Abdel Fattah al-Sisi, the sixth president of Egypt, ratified 1,178 decrees that were published in the Official Gazette since him taking the office up till the end of late November. Most of the decrees were economic and administrative, 512 and 441 respectively. The share of political aspects in Sisi’s decisions didn’t exceed 207 decrees.
In the interactive dashboard below, you can know more about each decree the Egyptian President made in the examined period.
The President is the Supreme Commander of the armed forces. But, interestingly, Sisi’s only military decision was Decree no. 323 of 2015, regarding extending the operations of the armed forces in the Gulf and Bab al-Mandab region for six months. We highlighted the decision in the graph above.Sisi ratified one military decision, extending the armed forces operations in the Gulf region.
Meanwhile, the majority of economic decrees were related to the state budget. In the visualization below, the green line in the timeline represents the number of economic decrees over the months. Three high spikes can be noticed. These were driven by a large number of general authorities and organizations budget bridging and final accounts decisions.
Administrative decrees were in large regarding appointments and assignments, while political decrees focused on laws amendments and promulgation, which reached 70 and 34 decrees respectively.
Dig deeper into each decree category in the visualization below by clicking on it, to know the included subcategories and its trend over the examined months.
One of the most interesting subcategories to dive deeper into is land allocation decrees. Sisi made 138 land allocation decrees of which almost every corner of Egypt’s soil has had its share. First, here’s a map that shows how to spread the allocation decrees were.
Most of this land was allocated for governorate presidencies and governmental authorities and organizations. This is not the interesting part. The part that is, is that six of these decrees were of land allocations for foreigners; three Saudis, a Jordanian, the King of Bahrain and the Emir of Kuwait.
The three Saudis and the Jordanian allocated land was most likely for investment purposes. However, the allocation for the King of Bahrain, Hamad bin Isa was for the purpose of ‘residence’, as stated in Decree no. 433 of 2016. The allocation Decree no. 386 of 2017 for the Emir of Kuwait, Sabah Al-Ahmad, on the other hand, was for an unspecified purpose.
The following chart explains every entity type that benefited from Sisi’s land allocation decrees.
As noticed, the Egyptian armed forces and security authorities, including General Intelligence, Homeland Security, Ministry of Defense and Ministry of Interior, were allocated land with 24 decrees.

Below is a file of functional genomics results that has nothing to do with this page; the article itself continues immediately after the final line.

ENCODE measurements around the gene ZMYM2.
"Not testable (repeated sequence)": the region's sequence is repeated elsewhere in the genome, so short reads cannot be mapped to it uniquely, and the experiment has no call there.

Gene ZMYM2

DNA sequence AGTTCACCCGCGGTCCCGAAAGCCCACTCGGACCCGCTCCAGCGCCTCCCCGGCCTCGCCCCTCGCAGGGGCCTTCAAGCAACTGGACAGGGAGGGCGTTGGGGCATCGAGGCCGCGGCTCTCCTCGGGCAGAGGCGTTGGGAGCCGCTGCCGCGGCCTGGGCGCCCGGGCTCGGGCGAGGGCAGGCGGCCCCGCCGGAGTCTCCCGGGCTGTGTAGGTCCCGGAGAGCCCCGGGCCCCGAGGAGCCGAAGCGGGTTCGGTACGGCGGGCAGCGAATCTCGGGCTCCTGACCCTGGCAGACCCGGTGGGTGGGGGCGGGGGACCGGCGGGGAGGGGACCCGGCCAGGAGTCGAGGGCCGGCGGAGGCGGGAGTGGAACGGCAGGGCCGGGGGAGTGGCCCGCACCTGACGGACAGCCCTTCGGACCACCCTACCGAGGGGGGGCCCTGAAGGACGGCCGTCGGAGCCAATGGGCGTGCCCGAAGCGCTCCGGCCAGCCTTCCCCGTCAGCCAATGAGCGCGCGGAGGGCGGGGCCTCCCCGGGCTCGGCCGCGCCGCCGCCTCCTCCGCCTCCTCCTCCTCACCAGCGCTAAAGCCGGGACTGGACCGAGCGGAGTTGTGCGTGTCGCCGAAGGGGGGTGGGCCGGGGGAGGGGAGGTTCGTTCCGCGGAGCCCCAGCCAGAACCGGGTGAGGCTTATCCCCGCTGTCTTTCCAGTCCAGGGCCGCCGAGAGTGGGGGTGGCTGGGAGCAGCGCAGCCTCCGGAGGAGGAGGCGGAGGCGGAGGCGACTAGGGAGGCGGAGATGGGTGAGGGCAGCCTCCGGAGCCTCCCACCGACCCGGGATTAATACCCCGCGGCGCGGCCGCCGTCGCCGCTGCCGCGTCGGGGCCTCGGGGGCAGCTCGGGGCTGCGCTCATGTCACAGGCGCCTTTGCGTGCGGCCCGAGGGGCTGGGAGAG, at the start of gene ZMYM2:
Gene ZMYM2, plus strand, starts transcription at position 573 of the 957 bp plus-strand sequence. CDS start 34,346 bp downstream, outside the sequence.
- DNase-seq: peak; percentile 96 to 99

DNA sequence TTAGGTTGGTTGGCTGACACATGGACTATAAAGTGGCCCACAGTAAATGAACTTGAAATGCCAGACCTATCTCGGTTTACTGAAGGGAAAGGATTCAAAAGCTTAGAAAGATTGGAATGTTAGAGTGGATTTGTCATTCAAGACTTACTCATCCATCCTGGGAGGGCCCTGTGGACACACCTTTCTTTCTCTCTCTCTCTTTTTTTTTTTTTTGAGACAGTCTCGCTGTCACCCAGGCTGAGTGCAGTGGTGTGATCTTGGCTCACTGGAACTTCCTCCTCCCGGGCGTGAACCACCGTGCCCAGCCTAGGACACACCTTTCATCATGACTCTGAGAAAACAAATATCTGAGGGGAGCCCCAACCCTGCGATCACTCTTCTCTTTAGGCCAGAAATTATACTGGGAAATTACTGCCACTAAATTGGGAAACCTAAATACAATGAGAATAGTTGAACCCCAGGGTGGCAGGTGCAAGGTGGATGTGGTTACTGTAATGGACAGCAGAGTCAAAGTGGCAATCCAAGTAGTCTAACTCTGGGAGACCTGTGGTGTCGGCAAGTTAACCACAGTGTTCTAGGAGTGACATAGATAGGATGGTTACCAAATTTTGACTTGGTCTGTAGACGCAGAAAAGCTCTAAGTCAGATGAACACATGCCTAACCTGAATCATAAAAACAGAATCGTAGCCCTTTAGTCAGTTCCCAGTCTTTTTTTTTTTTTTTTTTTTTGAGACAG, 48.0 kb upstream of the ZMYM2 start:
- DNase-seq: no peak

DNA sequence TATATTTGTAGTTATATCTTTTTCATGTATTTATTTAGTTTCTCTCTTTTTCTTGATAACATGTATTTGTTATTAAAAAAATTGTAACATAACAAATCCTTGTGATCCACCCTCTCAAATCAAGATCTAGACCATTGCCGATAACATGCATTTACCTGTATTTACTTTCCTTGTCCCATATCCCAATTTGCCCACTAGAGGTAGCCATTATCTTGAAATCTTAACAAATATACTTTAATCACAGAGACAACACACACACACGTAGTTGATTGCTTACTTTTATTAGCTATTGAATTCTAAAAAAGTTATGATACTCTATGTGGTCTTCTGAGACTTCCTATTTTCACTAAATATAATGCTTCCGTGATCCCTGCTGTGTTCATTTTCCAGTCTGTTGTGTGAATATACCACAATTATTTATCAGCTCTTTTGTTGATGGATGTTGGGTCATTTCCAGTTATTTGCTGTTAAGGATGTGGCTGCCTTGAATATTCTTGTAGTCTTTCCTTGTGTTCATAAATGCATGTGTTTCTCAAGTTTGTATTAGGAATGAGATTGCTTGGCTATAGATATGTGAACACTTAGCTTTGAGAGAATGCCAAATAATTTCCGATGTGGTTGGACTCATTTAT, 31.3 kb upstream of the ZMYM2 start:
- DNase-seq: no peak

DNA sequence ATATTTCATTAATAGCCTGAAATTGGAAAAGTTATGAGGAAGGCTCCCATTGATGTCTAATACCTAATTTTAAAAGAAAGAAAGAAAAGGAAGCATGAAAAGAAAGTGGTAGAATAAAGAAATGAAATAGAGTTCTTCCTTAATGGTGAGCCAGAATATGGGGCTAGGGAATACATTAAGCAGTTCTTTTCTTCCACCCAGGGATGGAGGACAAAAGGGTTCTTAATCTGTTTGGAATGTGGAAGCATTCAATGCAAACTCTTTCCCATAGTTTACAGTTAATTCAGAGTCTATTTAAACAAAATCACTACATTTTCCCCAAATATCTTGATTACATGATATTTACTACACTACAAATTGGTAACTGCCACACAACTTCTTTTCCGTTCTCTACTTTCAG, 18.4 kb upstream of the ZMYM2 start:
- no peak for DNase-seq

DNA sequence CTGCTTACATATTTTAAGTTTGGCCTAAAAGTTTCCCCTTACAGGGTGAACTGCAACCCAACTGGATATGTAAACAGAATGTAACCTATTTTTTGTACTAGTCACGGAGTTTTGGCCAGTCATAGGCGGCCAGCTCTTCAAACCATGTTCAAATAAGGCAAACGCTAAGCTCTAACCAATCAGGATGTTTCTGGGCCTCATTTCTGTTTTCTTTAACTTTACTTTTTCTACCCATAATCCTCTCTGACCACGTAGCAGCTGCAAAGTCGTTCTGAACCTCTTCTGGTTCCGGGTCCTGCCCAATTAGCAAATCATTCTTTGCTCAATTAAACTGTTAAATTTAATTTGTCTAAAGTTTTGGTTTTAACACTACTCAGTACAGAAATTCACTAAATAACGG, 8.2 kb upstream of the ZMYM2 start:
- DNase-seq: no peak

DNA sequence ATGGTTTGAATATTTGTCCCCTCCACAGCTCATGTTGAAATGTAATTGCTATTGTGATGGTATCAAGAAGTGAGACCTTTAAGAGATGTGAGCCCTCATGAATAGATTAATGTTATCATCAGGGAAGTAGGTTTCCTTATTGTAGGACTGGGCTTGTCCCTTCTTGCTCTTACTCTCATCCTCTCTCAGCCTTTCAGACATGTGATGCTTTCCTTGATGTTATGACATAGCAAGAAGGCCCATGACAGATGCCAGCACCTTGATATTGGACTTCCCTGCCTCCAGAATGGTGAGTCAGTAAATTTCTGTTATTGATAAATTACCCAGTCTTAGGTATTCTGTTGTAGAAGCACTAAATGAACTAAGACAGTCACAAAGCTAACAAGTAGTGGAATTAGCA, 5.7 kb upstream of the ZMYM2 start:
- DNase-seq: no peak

Out of the 24 decrees, 17 were for the Egyptian armed forces and its affiliated companies. We explored the purposes for which the army is allocated this land and found that 11 of them were clearly stated for non-military purposes (construction projects, land reclamation, and aquaculture), compared with just two decrees for military purposes. In fact, the purposes behind the other four allocations were not specified at all in the decrees statement.The great majority of the land allocated for the Egyptian armed forces was for non-military or unspecified purposes.
Finally, the highly noticeable number of appointment, assignment, dismissal, and promotion drove us to dig into such decrees. Below we illustrate how many of such decrees were in favor of what type of entities.
Interested in how we did it? Here we tell you.
First of all, we scraped the decrees published in the Official Gazette during the examined period from the website. We faced the problem of online unavailability of the complete database. So, we had to complete compiling it manually from the paper version of the Gazette.
Then, we started the data cleaning phase using Microsoft Excel and Google Sheets. We first filtered out all non-presidential decrees. Then, we started to provide the database with detailed columns depending on the decrees statement. Afterward, we spent time verifying the database. The steps so far took us about five months of discrete work on the project.
Finally, we translated the database from Arabic to English. For visual analysis and presentation, we used Tableau Desktop. Then we wrote the story, and, well, here we are!
If you have any further comments or questions, don’t hesitate to say hi!